The SENCER Great Lakes Center for Innovation (SCI-Great Lakes) focuses its efforts on Great Lakes stewardship. The Center continues the GLISTEN (Great Lakes Innovative Stewardship through Education Network) initiative of the National Center for Science and Civic Engagement.
Extending the GLISTEN approach to STEM curriculum development (K-16), the Center applies SENCER concepts of teaching through engagement with important civic issues in the Great Lakes region in formal and informal education venues, in the eight Great Lakes States and the Canadian Provinces of Ontario and Quebec.
The goal of the Center is to build the capacity of STEM faculty at colleges and universities in the Great Lakes region to:
- improve learning in the STEM disciplines;
- engage students in direct action (i.e., service-learning) and community-based research to benefit resource-strapped governmental and community-based organizations;
- position students to take advantage of “green” professional opportunities upon graduation;
- provide students with 21st Century skills (such as critical thinking and capacity for collaboration, as well as associated civic engagement skills); and to
- help students as well as members of the involved communities become enlightened stakeholders who practice active stewardship in their private and civic lives.
The Center pursues these goals through three areas of Great Lakes stewardship:
- restoration and maintenance of Great Lakes ecosystems;
- improving sustainability of local food production and small scale agriculture in urban communities; and
- improving human health by addressing important environmental health issues.
Recent Events, Symposia, and Activities
About the Host Institution: Case Western Reserve University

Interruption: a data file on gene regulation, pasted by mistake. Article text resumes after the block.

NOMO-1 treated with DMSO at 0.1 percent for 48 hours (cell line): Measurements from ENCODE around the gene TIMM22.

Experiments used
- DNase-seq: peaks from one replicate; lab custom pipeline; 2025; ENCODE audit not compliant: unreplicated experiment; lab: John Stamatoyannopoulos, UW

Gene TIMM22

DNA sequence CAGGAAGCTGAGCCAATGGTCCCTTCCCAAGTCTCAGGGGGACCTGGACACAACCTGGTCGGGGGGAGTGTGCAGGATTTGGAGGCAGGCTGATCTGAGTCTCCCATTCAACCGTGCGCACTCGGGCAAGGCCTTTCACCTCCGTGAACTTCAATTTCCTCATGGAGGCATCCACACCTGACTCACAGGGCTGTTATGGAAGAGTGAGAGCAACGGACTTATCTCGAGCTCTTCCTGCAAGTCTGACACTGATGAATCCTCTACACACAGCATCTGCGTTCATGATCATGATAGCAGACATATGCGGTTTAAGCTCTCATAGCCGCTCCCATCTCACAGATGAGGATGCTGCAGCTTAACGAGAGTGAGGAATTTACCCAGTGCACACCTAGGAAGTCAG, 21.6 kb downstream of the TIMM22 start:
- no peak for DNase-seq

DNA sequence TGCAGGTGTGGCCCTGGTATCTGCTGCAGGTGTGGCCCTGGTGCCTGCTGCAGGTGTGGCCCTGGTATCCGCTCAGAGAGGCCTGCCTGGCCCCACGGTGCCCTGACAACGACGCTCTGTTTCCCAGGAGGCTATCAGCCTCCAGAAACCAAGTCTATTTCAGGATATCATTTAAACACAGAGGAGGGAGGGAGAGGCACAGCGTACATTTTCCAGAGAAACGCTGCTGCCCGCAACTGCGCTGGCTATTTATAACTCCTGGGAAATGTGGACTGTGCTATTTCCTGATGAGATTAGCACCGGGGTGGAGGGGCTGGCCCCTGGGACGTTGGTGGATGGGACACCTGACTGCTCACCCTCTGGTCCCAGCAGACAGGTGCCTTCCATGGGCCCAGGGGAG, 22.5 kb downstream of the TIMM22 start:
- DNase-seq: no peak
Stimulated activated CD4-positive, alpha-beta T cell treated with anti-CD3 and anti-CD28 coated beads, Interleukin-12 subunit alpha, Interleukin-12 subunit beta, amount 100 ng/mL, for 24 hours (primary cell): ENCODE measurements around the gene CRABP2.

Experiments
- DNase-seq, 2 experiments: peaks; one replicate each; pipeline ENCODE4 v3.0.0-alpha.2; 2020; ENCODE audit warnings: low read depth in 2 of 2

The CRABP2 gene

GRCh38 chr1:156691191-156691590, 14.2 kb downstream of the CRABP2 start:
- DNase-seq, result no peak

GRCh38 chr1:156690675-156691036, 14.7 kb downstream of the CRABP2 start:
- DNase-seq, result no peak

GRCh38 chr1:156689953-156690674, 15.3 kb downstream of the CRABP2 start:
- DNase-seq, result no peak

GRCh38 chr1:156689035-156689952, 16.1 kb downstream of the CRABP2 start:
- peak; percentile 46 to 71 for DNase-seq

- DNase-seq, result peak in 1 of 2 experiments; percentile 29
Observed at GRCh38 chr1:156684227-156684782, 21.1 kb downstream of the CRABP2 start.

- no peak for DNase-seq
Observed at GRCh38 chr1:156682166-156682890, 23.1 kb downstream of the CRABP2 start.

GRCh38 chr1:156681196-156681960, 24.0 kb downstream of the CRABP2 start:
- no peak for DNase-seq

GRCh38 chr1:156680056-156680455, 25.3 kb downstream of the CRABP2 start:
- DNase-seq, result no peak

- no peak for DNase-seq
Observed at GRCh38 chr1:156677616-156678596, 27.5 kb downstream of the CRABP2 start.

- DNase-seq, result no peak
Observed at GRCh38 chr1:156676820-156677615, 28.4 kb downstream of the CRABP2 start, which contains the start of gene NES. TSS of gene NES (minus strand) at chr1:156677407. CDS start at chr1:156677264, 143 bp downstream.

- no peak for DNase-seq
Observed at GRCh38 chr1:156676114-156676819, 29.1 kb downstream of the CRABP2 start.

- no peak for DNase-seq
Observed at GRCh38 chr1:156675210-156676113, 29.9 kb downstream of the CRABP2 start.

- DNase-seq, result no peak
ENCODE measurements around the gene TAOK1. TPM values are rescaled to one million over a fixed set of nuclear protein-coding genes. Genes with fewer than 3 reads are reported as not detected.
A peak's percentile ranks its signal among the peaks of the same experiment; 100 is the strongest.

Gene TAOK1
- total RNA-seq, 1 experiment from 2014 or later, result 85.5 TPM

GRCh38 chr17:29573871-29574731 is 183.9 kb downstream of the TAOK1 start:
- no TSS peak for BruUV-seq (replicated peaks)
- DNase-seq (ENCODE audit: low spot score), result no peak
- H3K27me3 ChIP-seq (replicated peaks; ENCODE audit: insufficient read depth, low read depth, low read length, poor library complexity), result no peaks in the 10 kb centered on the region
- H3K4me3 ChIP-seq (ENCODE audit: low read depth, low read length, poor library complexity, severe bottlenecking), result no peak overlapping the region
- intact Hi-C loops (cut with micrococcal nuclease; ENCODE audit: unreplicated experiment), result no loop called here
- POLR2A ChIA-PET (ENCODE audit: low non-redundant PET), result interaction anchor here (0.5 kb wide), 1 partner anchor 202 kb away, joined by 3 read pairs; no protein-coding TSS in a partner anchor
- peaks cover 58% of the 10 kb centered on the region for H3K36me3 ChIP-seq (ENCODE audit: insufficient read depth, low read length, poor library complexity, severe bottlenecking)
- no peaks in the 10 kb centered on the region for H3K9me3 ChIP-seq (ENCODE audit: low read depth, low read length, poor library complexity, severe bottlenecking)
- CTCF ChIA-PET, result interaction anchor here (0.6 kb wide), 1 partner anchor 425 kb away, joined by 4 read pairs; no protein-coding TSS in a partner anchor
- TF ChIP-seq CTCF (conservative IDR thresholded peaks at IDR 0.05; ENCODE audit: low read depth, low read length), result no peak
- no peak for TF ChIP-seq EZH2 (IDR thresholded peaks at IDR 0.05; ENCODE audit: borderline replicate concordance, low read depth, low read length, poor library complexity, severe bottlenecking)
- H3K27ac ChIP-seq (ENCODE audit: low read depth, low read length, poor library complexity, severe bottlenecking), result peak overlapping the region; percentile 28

Case Western Reserve University (CWRU) is one of the top research universities in the nation. With an endowment of more than $1.4 billion, CWRU supports about 100 designated academic and research centers, and receives nearly $400 million in external research awards each year. The University’s undergraduate enrollment is about 40% of the 10,000 total student enrollment, and virtually all of its more than 2,600 faculty members hold doctorate or appropriate terminal degrees. The University’s eight schools and college offer close to 200 top-ranked undergraduate, graduate and professional programs that range from arts, law, and humanities to engineering and medicine.
The University has a rich history of community engagement and curriculum innovation. With funding from the Howard Hughes Medical Institute, the Department of Biology in the College of Arts and Science transformed undergraduate training in the biological sciences through innovative, inquiry-based curriculum reforms, summer research experiences tied to academic year study, and outreach to community partners and high school and middle school students and teachers. The College of Arts and Science formed the Center for Science and Mathematics Education to create a clearinghouse for the wide variety of pre-college programs at CWRU and to serve as a catalyst for development of new and innovative partnerships for outstanding programs housed at the university. The CWRU School of Nursing, for example, has initiated a project to address health issues in Cleveland’s school children. One school has improved its health focus by incorporating content related to nutrition, food production, and clean water and air into the science curriculum beginning with the 5th and 6th grades. Activities have included field trips to the CWRU’s Squire Valleevue Farm and growing straw bale gardens at the school. The project has been implemented in collaboration with the CWRU Biology department and School of Medicine, the science staff of the Squire Valleevue Farm, and the School Nurses of the Cleveland Metropolitan School District.
In an effort to better link community engagement and academic programs, CWRU faculty have participated in the CLEAN (Collaborative Learning for Environmental Action Network) initiative of the Western Reserve Resource Conservation and Development Council, which was a forerunner of NCSCE’s Great Lakes Innovative Stewardship through Education Network (GLISTEN). The CLEAN initiative also drew support from the wide variety of curriculum reform and educational outreach programs of the University. CWRU faculty, students, and community partners benefited from this history of activity in the Northeast Ohio Cluster of the GLISTEN initiative.
Great Lakes Co-Directors
Dr. Joseph Koonce
Dr. Marilyn (Lynn) Lotas
Dr. David Zeng
Dr. Erin Argyilan
Dr. James Bader
Dr. David Karpovich
Mr. Glenn Odenbrett
Dr. Dennis Taylor